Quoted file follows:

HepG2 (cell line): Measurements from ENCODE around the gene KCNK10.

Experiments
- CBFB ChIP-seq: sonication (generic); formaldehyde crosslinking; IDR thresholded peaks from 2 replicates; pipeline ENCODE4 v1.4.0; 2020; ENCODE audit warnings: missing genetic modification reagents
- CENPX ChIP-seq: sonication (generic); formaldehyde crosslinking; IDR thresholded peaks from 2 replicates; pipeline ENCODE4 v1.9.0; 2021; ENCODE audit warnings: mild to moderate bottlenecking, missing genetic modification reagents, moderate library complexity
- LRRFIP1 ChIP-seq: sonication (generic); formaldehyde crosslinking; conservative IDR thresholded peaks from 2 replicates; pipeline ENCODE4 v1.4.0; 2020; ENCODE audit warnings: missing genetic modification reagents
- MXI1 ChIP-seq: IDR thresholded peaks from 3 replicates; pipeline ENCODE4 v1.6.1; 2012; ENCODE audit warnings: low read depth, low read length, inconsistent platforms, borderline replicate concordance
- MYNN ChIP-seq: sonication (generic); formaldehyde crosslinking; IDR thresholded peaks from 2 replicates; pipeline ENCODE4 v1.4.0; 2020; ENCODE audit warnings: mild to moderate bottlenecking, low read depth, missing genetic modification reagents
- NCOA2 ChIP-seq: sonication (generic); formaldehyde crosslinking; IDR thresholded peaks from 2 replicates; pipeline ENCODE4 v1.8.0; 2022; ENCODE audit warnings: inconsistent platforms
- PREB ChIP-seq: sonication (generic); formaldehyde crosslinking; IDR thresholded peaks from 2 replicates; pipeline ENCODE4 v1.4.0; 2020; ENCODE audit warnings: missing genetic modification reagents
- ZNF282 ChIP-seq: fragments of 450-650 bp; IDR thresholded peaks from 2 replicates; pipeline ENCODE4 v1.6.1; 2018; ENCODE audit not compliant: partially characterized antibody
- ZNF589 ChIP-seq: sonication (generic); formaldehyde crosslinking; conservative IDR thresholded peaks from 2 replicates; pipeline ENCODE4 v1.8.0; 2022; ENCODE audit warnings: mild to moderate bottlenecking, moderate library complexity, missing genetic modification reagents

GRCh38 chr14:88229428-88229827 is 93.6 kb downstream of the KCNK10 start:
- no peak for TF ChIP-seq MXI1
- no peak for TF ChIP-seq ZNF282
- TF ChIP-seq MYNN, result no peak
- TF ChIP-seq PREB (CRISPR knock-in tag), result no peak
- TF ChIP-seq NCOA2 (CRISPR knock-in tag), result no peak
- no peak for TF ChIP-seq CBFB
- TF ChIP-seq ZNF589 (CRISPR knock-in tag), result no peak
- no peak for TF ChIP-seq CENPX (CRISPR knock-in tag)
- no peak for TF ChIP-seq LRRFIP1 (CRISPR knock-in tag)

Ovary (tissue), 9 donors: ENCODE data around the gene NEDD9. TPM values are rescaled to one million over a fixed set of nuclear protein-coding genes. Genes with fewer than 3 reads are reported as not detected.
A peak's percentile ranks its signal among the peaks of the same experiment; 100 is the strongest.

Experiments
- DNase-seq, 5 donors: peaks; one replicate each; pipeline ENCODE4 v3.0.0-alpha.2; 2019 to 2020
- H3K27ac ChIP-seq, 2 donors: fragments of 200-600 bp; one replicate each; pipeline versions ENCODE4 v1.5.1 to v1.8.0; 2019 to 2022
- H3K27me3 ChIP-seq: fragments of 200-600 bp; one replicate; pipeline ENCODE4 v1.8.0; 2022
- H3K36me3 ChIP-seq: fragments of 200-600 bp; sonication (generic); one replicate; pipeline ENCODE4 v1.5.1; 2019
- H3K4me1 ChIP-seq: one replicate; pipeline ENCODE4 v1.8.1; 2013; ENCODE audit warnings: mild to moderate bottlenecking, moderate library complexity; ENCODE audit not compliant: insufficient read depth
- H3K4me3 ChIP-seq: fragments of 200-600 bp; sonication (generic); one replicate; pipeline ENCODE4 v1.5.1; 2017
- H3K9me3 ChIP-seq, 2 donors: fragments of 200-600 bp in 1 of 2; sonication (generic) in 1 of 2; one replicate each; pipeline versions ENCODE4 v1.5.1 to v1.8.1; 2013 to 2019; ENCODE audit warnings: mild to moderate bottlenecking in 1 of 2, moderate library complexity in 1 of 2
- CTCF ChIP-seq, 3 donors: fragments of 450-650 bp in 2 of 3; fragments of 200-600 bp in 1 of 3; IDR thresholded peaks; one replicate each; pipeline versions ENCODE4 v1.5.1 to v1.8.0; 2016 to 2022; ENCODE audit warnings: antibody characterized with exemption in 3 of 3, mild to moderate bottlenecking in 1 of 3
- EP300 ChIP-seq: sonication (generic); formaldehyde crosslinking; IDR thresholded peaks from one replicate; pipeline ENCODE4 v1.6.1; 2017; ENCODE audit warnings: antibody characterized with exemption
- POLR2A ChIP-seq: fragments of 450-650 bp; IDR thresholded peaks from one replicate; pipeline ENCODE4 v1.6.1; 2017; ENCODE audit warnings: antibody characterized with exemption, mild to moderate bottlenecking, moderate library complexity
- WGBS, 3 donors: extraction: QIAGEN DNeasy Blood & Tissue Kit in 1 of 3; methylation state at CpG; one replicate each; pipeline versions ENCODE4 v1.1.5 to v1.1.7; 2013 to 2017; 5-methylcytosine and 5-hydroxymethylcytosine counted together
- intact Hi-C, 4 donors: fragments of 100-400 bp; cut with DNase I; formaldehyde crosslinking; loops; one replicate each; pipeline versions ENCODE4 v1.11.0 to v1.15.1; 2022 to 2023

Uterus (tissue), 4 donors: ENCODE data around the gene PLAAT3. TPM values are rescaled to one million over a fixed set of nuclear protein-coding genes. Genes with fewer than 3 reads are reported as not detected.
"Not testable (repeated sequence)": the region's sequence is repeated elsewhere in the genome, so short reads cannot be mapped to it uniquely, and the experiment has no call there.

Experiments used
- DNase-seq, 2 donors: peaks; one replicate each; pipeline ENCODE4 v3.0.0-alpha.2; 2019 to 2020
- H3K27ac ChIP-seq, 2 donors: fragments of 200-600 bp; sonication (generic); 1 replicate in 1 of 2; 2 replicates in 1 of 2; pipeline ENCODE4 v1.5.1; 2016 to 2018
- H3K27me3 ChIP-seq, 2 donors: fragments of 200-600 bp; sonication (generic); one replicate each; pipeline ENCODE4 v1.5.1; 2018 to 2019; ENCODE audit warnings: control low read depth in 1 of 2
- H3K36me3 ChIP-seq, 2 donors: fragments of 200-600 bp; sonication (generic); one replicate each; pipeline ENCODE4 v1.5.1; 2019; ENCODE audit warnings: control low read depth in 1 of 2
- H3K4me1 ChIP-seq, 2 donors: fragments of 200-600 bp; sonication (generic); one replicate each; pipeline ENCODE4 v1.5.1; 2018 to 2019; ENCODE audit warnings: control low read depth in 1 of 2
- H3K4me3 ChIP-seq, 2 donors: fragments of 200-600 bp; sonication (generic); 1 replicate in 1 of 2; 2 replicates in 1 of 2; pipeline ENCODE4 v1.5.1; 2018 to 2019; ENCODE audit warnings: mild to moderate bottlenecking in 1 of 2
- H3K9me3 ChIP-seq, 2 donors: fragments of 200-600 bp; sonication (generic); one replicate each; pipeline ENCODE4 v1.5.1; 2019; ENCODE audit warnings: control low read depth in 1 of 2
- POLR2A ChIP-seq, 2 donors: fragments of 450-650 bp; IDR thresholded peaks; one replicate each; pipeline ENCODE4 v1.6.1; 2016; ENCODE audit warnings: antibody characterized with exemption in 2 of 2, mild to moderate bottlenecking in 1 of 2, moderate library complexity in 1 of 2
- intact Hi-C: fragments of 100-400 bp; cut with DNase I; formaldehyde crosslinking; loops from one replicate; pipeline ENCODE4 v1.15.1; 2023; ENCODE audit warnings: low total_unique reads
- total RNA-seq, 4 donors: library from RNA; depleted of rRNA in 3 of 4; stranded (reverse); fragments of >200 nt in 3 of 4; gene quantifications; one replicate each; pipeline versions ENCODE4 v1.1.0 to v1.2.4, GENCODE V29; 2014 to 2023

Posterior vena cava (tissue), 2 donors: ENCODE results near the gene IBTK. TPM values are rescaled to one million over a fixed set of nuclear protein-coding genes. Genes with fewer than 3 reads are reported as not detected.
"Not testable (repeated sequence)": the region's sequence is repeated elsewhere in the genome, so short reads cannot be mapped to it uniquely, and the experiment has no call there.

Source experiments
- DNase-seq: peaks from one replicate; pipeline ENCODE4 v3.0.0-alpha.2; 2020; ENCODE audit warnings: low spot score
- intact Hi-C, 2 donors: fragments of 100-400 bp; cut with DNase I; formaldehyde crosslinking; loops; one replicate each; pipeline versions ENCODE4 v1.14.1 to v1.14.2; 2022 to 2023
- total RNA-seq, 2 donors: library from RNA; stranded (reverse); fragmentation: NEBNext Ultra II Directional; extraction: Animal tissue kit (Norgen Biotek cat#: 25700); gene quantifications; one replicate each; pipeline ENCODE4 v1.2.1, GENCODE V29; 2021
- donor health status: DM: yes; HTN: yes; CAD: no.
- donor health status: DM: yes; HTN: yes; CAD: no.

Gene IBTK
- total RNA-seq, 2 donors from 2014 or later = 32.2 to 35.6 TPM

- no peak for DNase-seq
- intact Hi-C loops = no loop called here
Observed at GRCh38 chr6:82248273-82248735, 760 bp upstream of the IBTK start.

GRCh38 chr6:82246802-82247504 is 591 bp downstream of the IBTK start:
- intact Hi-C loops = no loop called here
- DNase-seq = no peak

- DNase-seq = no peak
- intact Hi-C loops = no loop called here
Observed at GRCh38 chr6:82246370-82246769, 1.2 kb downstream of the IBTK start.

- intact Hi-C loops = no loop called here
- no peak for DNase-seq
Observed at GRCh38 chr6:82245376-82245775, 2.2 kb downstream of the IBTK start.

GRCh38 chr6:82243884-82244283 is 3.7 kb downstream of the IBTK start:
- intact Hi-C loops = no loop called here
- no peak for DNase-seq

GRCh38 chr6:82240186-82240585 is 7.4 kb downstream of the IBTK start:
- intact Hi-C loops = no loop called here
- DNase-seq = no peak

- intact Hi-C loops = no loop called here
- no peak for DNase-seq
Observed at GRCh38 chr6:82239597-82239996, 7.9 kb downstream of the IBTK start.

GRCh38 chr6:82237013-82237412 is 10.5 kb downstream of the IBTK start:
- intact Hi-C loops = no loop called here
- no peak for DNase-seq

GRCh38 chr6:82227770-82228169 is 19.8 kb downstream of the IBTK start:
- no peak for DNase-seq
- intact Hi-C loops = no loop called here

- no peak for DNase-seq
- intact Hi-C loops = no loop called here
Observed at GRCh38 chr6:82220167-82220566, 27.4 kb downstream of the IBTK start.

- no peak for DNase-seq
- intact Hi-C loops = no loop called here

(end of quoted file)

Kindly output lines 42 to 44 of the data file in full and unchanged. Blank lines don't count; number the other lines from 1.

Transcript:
- H3K27me3 ChIP-seq, 2 donors: fragments of 200-600 bp; sonication (generic); one replicate each; pipeline ENCODE4 v1.5.1; 2018 to 2019; ENCODE audit warnings: control low read depth in 1 of 2
- H3K36me3 ChIP-seq, 2 donors: fragments of 200-600 bp; sonication (generic); one replicate each; pipeline ENCODE4 v1.5.1; 2019; ENCODE audit warnings: control low read depth in 1 of 2
- H3K4me1 ChIP-seq, 2 donors: fragments of 200-600 bp; sonication (generic); one replicate each; pipeline ENCODE4 v1.5.1; 2018 to 2019; ENCODE audit warnings: control low read depth in 1 of 2